My BMI is 36. Am I a good candidate for a tummy tuck?
Thank you for your question and doing your homework on ASAPS! In general, most surgeons prefer a BMI that is closer to 30. BMI is one component of the decision making process that also takes into account your overall health, distribution of excess skin and fat, as well as stability of weight. Conditions such as diabetes and high blood pressure need to be well controlled and being actively treated by a primary care physician. It is always best to have an in-person consultation with a board-certified ASAPS member surgeon who can work with you to develop a surgical plan that takes into account your health, goals, budget, and timeline. Safety always comes first, so be a team player and work with your primary care provider and plastic surgeon to optimize your health prior to undergoing a signficant body contouring procedure. Best wishes on a great result and speedy recovery.
Thank you for asking. BMI alone is hard to make a pure decision on candidacy for an abdominoplasty. Body shape, overall health and goals are also important factors. Having a stable weight is important too. See a local board certified plastic surgeon who can assess and guide you. Best wishes!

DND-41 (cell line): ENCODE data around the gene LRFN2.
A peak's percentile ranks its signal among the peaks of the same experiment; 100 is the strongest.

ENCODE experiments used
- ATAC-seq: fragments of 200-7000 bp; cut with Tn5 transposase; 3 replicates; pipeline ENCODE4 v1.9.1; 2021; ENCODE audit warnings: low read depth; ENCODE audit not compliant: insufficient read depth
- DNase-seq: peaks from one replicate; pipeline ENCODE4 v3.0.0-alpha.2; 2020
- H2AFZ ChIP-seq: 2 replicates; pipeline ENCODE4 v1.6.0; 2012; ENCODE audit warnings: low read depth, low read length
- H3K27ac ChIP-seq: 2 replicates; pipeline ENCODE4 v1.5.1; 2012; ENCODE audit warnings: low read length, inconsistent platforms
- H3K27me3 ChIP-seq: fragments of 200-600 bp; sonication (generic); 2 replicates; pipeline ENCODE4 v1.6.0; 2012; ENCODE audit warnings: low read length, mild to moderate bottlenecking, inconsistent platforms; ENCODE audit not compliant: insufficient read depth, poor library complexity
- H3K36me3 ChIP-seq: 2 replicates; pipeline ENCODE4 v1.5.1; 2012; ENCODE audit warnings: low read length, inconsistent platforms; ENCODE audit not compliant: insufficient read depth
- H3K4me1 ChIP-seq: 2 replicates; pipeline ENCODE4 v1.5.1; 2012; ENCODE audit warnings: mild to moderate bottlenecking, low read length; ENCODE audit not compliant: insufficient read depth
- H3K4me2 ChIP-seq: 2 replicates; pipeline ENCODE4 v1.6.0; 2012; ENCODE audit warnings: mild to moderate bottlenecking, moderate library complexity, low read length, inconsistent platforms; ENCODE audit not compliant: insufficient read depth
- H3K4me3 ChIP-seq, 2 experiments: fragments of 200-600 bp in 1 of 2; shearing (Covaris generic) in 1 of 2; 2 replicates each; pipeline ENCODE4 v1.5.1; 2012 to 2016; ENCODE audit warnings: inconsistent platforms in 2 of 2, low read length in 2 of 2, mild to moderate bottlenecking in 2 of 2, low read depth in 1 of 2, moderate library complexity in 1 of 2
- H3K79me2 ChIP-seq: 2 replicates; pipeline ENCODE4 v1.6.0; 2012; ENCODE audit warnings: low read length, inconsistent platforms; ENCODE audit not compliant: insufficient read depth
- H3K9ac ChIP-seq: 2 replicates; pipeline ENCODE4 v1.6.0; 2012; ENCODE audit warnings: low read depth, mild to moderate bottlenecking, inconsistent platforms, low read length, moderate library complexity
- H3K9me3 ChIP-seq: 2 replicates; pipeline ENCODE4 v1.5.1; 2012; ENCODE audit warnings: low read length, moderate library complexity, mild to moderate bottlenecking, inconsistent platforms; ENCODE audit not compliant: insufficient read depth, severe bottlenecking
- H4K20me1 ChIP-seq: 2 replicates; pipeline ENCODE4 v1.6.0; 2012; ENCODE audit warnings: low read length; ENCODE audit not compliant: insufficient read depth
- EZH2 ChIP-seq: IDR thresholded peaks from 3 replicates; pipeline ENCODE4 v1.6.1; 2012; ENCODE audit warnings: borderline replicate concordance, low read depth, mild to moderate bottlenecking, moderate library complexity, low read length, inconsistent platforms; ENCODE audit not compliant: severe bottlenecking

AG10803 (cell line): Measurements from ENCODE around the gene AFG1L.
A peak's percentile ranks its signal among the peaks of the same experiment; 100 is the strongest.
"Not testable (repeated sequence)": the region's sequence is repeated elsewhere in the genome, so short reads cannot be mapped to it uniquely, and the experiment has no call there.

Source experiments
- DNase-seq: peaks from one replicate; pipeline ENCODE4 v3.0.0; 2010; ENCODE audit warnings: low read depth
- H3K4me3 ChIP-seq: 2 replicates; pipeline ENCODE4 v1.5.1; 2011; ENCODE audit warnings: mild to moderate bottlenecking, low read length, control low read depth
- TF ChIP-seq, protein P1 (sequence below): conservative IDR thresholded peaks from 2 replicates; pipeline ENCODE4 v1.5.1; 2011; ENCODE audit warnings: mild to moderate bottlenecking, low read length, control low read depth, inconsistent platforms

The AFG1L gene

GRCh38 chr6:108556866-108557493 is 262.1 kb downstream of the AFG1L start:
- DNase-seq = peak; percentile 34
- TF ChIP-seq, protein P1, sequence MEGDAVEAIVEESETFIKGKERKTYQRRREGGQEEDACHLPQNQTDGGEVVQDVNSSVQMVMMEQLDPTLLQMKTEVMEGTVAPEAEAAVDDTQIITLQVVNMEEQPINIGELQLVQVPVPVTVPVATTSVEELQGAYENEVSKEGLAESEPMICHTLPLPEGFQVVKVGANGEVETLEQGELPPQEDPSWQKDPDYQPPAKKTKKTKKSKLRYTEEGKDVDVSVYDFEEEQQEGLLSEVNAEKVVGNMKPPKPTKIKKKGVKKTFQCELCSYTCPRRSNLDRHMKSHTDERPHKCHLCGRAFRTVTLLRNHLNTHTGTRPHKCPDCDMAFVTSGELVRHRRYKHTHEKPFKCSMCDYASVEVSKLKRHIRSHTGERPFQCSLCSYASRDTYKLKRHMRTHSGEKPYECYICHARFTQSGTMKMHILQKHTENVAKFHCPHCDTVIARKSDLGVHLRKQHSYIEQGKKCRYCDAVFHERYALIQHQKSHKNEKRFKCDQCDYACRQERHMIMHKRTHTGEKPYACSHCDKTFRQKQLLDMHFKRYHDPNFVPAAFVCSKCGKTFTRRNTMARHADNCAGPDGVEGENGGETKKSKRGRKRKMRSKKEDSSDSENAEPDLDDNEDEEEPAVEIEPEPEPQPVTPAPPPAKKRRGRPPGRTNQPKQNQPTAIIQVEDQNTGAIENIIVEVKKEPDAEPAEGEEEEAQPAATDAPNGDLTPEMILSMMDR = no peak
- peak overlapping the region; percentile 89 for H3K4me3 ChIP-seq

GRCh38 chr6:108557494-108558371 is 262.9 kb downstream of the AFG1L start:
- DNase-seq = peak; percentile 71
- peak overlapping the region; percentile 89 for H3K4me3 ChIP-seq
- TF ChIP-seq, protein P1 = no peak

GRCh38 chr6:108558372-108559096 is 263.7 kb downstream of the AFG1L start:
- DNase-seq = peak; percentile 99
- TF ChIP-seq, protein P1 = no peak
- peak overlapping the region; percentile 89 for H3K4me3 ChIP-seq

David C. Yao, M.D.
5010 E Shea BlvdPhoenixAZ85028US
David C. Yao, M.D.
5010 E. Shea Blvd, Suite 175, Scottsdale, AZ, 85254, US
Typically, BMI should be closer to 30 to allow you to have a safer surgery. Complications go up dramatically with higher BMIs (above 30). In addition, there is often a limit to how much fat can be removed during the procedure and this results in a less than optimal outcome. As patients decreased their amount of fat with weight loss, there is typically less intraabdominal fat. This is fat that surrounds your organs (stomach, colon, etc.) and is not accessible to the surgeon. Losing that fat in particular decreases the circumference of your abdomen and leads to a much better outcome.